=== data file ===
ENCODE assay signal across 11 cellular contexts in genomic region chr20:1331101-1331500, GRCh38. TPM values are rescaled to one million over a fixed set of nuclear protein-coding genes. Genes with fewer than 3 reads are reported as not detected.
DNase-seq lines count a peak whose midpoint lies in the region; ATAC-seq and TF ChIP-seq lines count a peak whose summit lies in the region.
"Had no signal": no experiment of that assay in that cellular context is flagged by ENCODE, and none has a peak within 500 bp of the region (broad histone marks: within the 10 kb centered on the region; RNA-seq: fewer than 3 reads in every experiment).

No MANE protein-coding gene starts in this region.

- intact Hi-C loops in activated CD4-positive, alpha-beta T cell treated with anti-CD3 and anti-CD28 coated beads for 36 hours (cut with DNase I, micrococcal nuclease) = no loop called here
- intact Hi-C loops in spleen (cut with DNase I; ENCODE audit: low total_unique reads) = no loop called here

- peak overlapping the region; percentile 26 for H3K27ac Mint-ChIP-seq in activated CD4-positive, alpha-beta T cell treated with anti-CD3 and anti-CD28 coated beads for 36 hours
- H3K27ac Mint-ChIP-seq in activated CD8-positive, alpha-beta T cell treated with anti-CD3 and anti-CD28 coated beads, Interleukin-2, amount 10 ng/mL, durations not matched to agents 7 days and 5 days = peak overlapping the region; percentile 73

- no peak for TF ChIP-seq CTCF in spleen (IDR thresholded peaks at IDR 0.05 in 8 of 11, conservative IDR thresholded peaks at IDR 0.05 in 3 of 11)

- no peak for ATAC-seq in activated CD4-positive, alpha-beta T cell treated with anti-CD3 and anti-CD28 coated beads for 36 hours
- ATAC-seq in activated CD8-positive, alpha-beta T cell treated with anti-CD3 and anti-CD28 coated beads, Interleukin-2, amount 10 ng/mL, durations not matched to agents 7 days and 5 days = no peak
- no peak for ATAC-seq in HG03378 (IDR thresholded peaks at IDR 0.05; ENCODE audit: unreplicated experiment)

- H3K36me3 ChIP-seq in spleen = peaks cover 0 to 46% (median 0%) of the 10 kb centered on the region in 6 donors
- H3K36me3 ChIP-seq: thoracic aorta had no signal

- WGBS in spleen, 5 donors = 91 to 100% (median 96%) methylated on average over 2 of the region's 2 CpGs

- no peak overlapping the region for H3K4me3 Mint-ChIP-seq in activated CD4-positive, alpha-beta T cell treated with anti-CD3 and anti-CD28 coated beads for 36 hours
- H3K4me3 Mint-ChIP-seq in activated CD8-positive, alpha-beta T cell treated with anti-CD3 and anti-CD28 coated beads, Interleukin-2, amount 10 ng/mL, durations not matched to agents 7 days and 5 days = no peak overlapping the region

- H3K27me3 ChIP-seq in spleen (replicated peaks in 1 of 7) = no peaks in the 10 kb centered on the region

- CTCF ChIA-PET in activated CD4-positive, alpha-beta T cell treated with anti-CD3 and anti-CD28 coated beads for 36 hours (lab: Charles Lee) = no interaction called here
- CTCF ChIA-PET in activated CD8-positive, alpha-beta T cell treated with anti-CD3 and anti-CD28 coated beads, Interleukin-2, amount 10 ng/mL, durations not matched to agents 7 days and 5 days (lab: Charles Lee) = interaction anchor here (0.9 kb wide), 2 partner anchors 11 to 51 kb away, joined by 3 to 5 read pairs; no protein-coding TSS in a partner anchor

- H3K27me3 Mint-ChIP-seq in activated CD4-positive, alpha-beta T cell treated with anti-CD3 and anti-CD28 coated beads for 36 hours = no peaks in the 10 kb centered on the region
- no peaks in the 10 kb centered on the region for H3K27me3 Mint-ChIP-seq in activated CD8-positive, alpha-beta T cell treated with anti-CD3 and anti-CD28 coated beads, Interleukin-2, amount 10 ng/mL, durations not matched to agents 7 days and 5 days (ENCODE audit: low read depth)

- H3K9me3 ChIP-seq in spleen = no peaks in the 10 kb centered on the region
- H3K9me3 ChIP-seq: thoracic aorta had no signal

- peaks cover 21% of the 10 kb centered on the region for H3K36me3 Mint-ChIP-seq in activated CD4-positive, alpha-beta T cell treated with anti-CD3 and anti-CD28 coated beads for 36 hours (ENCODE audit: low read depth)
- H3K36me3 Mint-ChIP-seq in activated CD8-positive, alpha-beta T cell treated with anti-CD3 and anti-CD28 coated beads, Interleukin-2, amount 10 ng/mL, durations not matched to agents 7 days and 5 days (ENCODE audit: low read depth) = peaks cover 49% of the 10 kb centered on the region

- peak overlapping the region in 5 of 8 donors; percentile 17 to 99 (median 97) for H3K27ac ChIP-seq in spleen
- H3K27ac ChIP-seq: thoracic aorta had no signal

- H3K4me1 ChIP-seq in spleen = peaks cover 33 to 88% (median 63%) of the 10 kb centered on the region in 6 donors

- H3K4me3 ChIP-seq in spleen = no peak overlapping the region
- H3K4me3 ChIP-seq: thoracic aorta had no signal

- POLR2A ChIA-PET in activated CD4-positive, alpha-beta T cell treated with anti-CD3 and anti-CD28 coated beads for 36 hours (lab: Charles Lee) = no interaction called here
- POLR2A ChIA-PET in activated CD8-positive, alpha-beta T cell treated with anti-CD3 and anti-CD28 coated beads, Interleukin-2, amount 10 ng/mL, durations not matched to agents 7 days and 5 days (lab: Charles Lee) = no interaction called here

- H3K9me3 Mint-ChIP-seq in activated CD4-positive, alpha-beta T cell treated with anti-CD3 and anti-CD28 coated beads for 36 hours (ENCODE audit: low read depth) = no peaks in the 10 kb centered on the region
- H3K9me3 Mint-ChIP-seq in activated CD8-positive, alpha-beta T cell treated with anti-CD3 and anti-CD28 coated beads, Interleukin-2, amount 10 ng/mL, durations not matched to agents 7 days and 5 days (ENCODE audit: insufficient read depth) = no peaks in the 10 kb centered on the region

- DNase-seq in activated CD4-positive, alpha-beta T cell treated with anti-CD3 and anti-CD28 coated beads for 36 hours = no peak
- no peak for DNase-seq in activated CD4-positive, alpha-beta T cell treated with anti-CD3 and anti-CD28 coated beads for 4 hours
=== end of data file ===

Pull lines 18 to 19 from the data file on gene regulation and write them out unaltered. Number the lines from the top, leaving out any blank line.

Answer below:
- H3K27me3 ChIP-seq in spleen (replicated peaks in 1 of 7) = no peaks in the 10 kb centered on the region

- CTCF ChIA-PET in activated CD4-positive, alpha-beta T cell treated with anti-CD3 and anti-CD28 coated beads for 36 hours (lab: Charles Lee) = no interaction called here